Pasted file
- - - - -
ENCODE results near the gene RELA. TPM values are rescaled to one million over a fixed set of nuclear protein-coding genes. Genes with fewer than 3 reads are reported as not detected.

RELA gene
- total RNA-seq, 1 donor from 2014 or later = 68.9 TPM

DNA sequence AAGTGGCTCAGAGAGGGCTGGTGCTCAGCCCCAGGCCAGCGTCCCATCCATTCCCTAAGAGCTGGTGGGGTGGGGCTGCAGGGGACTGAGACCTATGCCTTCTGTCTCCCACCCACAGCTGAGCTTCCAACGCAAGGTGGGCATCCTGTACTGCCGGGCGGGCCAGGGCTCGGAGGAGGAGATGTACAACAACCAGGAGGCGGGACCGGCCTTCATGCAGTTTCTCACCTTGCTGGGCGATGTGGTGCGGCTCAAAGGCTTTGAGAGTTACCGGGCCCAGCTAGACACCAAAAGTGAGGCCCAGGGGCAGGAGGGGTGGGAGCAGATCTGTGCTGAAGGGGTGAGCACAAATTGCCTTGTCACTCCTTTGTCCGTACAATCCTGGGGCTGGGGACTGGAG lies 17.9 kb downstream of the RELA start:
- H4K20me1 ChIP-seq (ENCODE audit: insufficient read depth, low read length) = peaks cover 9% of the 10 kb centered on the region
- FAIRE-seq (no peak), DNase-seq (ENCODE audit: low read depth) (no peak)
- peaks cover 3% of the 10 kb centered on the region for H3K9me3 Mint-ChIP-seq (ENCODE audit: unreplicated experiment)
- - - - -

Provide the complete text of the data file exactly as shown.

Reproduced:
ENCODE results near the gene RELA. TPM values are rescaled to one million over a fixed set of nuclear protein-coding genes. Genes with fewer than 3 reads are reported as not detected.

RELA gene
- total RNA-seq, 1 donor from 2014 or later = 68.9 TPM

DNA sequence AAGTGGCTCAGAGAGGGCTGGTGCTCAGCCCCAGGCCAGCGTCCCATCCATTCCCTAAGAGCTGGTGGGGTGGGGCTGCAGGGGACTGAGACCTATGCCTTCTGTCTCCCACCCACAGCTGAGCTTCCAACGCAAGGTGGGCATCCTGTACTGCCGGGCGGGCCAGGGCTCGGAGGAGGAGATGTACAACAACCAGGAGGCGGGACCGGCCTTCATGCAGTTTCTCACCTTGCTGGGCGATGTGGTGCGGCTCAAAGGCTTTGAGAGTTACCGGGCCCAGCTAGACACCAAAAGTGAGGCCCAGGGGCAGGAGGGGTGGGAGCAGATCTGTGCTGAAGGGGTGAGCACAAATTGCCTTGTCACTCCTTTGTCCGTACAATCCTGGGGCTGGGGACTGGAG lies 17.9 kb downstream of the RELA start:
- H4K20me1 ChIP-seq (ENCODE audit: insufficient read depth, low read length) = peaks cover 9% of the 10 kb centered on the region
- FAIRE-seq (no peak), DNase-seq (ENCODE audit: low read depth) (no peak)
- peaks cover 3% of the 10 kb centered on the region for H3K9me3 Mint-ChIP-seq (ENCODE audit: unreplicated experiment)